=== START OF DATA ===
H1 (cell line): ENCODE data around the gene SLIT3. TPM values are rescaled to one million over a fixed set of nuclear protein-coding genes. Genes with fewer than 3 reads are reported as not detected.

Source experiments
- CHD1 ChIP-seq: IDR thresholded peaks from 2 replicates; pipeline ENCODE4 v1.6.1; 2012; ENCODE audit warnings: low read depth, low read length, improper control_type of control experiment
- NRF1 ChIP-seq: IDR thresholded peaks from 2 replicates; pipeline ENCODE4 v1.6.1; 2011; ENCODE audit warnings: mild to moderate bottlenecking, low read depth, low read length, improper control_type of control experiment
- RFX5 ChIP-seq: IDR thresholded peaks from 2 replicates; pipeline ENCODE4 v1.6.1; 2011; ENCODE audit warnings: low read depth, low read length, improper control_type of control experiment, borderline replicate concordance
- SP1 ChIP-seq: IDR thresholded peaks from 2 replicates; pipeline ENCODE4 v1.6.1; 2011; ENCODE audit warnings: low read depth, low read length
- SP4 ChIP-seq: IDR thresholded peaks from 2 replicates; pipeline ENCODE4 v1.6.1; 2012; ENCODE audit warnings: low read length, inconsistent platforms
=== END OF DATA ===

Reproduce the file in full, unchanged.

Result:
H1 (cell line): ENCODE data around the gene SLIT3. TPM values are rescaled to one million over a fixed set of nuclear protein-coding genes. Genes with fewer than 3 reads are reported as not detected.

Source experiments
- CHD1 ChIP-seq: IDR thresholded peaks from 2 replicates; pipeline ENCODE4 v1.6.1; 2012; ENCODE audit warnings: low read depth, low read length, improper control_type of control experiment
- NRF1 ChIP-seq: IDR thresholded peaks from 2 replicates; pipeline ENCODE4 v1.6.1; 2011; ENCODE audit warnings: mild to moderate bottlenecking, low read depth, low read length, improper control_type of control experiment
- RFX5 ChIP-seq: IDR thresholded peaks from 2 replicates; pipeline ENCODE4 v1.6.1; 2011; ENCODE audit warnings: low read depth, low read length, improper control_type of control experiment, borderline replicate concordance
- SP1 ChIP-seq: IDR thresholded peaks from 2 replicates; pipeline ENCODE4 v1.6.1; 2011; ENCODE audit warnings: low read depth, low read length
- SP4 ChIP-seq: IDR thresholded peaks from 2 replicates; pipeline ENCODE4 v1.6.1; 2012; ENCODE audit warnings: low read length, inconsistent platforms